“In the face of love, everyone is equal. I am Tsai Ing-wen, and I support marriage equality.” In a short 15-second campaign video, Tsai became a symbol of progressive change in a region tainted by repression of queer rights. She and her party, the Democratic Progressive Party (DPP), later won the 2016 elections, taking the presidency and a majority in the legislature. Marriage equality was imminent.
But she failed. Last year, the DPP was unable to pass its marriage equality bill due to the fierce backlash from Taiwan’s Christian minority. The party looks set to repeat its mistakes this year, delaying the bill’s passage until 2018, or as some fear, 2019.
Seven months ago, the Taiwanese constitutional court found Taiwanese marriage law unconstitutional. The court chose not to immediately grant marriage equality, instead ordering the legislature to amend the law within two years. Failure to do so and the court will then finally abolish the law.
Yet, the DPP prioritised other legislation, squandering the “6-month golden window” to amend the law. The government promised to debate the marriage equality proposal during the current legislative period. But they have not announced the details of the bill, with many doubting it will be passed on time, if at all.
Debate over the bill centres on two proposals. Some legislators demand the government amend the civil code to grant all couples the same rights. Other legislators want a special law that allows for marriage equality, but does not grant equal rights.
Tsai’s administration hinted that it may propose the latter bill. Writing on her Facebook page, Tsai said: “We are obligated to design a legal framework in line with the spirit of the grand justices’ interpretation, but we are also responsible for ensuring unity in society.”
A majority of Taiwanese support marriage equality. Yet, Taiwan’s Christian groups, who make up less than 5% of the island’s population, threatened to oust lawmakers who support the bill. Their bullying tanked the 2013 and 2016 attempts to bring marriage equality to Taiwan. The recent court ruling has not deterred them.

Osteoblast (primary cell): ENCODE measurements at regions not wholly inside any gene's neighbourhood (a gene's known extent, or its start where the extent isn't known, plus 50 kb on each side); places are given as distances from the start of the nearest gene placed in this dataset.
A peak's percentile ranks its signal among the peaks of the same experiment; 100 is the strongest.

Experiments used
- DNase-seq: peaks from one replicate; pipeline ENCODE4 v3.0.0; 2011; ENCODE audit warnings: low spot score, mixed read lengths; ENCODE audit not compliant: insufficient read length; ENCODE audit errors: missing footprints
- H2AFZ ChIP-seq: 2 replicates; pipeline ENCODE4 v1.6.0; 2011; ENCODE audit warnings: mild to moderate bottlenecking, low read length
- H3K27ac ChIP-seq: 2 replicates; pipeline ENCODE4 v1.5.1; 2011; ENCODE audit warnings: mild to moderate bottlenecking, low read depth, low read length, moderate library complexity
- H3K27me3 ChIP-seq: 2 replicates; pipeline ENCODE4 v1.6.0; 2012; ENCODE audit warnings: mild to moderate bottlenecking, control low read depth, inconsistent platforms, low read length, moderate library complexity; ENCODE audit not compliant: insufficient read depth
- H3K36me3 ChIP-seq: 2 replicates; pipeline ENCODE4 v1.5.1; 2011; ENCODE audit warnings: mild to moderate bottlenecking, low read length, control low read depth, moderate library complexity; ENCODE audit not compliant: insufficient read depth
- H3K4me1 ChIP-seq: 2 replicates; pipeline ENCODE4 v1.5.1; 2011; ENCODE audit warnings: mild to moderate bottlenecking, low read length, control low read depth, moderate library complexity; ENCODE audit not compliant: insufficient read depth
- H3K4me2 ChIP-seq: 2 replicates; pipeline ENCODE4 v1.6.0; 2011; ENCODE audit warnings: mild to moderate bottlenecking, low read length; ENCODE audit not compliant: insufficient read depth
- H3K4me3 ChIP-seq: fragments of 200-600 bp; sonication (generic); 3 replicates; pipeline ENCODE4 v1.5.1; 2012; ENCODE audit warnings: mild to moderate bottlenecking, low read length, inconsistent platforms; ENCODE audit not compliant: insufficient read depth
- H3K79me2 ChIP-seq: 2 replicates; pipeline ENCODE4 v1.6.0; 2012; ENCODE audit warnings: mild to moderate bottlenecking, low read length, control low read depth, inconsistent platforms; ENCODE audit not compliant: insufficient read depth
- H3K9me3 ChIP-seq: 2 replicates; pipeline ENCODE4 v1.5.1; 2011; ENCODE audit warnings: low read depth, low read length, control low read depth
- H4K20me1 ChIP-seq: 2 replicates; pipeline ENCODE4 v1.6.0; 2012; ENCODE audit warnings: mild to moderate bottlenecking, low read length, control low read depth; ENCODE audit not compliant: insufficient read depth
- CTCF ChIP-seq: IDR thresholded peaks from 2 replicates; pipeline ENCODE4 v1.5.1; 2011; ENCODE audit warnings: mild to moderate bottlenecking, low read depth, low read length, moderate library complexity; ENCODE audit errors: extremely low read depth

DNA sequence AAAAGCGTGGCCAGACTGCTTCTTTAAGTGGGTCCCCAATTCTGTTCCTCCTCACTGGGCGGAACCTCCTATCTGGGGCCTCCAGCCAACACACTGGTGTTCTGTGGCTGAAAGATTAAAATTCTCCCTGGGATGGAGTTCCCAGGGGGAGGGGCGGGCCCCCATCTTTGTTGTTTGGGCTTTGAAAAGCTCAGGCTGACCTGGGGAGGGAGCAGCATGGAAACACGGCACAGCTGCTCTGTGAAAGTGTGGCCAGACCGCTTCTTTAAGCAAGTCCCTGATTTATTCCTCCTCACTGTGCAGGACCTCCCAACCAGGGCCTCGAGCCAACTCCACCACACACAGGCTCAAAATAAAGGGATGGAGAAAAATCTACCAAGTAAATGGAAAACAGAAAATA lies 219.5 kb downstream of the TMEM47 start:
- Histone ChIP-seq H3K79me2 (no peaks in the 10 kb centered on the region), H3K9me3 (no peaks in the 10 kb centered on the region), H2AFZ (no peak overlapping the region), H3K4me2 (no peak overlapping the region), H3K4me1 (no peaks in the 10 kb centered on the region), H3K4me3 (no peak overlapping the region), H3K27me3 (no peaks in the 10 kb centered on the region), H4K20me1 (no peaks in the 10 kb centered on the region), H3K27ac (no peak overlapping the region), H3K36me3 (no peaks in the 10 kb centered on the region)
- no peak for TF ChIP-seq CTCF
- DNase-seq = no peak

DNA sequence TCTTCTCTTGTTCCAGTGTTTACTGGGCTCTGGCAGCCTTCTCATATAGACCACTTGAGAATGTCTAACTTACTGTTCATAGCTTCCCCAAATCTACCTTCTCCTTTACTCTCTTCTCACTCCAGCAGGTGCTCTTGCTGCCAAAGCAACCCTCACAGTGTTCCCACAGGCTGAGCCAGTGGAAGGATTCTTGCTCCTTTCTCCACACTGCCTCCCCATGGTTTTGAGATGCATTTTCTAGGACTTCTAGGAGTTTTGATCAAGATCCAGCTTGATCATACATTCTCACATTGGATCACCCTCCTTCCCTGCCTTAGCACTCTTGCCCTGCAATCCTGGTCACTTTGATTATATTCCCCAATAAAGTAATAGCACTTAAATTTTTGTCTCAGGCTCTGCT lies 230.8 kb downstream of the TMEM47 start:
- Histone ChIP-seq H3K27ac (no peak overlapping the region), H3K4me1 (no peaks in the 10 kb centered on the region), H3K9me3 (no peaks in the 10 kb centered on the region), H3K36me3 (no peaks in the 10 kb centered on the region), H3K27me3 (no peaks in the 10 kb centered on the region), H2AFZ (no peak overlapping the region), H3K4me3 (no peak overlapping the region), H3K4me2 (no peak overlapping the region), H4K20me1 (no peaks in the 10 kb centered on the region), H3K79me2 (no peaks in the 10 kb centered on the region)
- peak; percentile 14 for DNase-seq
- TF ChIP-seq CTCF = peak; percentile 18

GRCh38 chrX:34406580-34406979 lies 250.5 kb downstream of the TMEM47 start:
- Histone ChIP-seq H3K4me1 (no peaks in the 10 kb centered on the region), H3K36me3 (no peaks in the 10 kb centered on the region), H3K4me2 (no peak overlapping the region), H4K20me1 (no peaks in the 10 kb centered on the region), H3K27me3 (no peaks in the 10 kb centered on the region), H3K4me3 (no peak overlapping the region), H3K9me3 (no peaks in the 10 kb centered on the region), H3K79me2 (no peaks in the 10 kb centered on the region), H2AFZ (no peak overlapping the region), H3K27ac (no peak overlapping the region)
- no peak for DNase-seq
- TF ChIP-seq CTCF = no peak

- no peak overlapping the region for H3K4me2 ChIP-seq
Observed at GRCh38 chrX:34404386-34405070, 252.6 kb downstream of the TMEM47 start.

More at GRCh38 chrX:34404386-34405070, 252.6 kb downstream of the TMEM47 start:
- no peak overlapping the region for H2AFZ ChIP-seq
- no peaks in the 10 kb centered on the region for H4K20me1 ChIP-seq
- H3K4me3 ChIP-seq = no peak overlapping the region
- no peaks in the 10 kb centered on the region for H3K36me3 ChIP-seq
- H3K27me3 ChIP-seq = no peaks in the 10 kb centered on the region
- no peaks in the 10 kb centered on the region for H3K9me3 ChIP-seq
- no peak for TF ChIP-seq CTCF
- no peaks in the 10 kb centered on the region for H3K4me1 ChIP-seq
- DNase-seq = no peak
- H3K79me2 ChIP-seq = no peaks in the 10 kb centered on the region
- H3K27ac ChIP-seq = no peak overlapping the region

A Taipei lawmaker, Huang Kuo-chang, faces a recall campaign by Sun Chi-cheng, chairman of the Greater Taipei Stability Power Alliance, a group opposed to marriage equality. Sun detests Huang’s support for amending the civil code, stating it will destroy Taiwanese family values.
Such pressure may explain Tsai’s lack of commitment to marriage equality. With local elections scheduled for late 2018, Kuomintang legislator Jason Hsu suggests that if Tsai cannot pass the bill before January, the DDP will shelve it until 2019 to focus on campaigning.
Many believe Tsai will wait until May 2019, when the court’s ruling will strike down the law. While it would save her from Taiwan’s evangelical backlash, it would create logistical problems and further harm to Taiwan’s queer community.
If the law is struck down, many government offices will need to process marriage claims without clear guidelines. Hsu explains that “[t]he municipal registration office will not know what to do with their certificate and their IDs; hospitals will not know how to process them. A lot of contingency plans must be put in place.”
Meanwhile, the government will still deny queer couples marriage equality for the next 17 months. Some cannot afford to wait. The partner of Nelson Hu, a famous queer rights activist, is diagnosed with a rare form of hemangioma and could die. Hu has no legal say over his treatment.
Many in the queer community now feel betrayed by Tsai and the DPP. In an interview with the News Lens, Nelson Hu criticised the DPP for “[backtracking] on their promises”. Another disappointed couple lamented that “the politicians supported gay marriage as a way to win votes, but now it feels like we have been fooled.”
Desperate to avoid evangelical ire, Tsai may risk angering the queer community she sought to support. Hsu and commentators have urged the DPP to pass the bill by this session or to hold a special session in early 2018. The journey for many in the queer community to be treated as equal partners in society would be painfully prolonged otherwise.
The term ‘marriage equality’ refers to the passing of legislation that would allow a person of any sex to marry with another person of different or the same sex. This can also be referred to as ‘same-sex marriage.’
Queer refers to individuals who are not cisgender or heterosexual. This can also be referred to as the LGBT, LGBTQ, LGBTQ+, LGBTQI or LGBTQIA+.
Kai Clark is a first-year undergraduate student studying a Bachelors of Asian Studies and a Bachelors of Law at the Australian National University.